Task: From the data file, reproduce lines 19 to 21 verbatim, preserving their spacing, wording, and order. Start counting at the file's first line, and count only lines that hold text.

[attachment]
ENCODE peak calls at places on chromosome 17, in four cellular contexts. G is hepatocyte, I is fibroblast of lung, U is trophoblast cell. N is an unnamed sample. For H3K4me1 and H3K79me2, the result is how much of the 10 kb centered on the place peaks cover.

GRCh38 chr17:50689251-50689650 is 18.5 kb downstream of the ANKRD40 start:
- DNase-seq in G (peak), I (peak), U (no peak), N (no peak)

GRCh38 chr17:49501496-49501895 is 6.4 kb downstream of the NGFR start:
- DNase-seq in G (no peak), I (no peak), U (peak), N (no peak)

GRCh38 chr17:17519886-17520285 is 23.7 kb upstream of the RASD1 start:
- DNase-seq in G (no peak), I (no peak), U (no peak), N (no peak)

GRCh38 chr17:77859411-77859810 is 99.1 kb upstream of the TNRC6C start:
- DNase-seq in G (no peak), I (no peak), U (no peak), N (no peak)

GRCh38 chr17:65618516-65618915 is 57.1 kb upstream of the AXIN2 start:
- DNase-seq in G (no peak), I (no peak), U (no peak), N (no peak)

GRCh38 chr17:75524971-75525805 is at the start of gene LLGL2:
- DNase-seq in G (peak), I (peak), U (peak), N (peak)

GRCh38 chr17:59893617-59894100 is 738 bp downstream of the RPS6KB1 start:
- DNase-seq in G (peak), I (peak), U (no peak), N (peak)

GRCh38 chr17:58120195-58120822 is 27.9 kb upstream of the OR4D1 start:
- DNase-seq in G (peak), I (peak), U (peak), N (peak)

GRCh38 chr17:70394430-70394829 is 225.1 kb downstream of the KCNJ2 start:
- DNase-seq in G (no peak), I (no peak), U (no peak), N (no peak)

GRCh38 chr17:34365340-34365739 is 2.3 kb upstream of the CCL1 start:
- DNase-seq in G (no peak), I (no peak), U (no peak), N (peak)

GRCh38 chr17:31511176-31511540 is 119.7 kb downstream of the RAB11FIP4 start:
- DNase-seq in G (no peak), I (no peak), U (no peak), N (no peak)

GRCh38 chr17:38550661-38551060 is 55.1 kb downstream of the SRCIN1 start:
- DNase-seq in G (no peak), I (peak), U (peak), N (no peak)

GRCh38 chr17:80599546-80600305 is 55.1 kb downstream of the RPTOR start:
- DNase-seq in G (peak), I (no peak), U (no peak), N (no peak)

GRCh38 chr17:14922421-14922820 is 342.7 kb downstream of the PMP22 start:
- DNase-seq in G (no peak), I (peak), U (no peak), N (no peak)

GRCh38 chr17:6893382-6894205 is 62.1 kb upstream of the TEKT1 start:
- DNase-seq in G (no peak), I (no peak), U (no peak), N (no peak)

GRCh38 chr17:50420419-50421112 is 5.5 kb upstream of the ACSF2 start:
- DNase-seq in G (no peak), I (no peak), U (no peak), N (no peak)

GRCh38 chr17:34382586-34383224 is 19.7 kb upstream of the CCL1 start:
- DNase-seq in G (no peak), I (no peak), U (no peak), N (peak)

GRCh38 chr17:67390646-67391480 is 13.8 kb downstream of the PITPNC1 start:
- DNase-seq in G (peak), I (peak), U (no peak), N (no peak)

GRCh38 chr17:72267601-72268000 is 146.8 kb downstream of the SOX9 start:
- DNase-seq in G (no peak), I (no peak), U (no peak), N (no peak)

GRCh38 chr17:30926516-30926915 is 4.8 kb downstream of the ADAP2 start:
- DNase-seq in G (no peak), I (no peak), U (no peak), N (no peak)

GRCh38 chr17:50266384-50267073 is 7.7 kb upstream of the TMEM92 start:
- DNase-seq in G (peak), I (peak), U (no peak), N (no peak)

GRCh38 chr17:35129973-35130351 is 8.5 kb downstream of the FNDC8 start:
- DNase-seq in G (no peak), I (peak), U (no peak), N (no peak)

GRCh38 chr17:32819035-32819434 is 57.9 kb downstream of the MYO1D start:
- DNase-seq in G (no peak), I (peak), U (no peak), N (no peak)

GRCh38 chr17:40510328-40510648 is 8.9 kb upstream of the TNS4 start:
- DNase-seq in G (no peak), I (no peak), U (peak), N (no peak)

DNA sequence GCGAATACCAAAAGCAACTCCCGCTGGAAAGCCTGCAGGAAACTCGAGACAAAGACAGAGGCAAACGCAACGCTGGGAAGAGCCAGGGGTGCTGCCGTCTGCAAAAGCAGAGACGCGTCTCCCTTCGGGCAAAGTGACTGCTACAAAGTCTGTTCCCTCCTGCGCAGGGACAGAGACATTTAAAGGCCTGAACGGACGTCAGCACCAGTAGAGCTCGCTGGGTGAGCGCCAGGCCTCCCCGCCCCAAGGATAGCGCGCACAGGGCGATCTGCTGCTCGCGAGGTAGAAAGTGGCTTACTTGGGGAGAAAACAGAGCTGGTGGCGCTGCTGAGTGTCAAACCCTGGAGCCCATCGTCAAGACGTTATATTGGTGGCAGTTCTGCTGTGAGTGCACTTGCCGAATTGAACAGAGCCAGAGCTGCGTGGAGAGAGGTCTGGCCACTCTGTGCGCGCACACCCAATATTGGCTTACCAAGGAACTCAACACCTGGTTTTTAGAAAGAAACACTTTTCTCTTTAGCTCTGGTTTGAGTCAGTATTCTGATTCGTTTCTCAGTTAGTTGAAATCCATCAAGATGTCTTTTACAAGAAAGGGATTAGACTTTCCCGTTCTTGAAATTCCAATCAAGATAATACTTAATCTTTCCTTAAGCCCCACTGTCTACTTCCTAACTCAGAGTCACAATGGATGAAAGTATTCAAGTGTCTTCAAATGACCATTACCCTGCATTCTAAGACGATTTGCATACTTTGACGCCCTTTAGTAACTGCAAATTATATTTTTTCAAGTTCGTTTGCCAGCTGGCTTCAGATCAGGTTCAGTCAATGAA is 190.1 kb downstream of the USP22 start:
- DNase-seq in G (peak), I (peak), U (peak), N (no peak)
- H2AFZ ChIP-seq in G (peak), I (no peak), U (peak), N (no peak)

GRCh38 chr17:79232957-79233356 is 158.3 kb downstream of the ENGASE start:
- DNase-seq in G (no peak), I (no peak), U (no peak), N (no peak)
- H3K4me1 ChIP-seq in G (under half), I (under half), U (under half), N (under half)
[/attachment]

- DNase-seq in G (no peak), I (no peak), U (no peak), N (no peak)

GRCh38 chr17:34365340-34365739 is 2.3 kb upstream of the CCL1 start:
- DNase-seq in G (no peak), I (no peak), U (no peak), N (peak)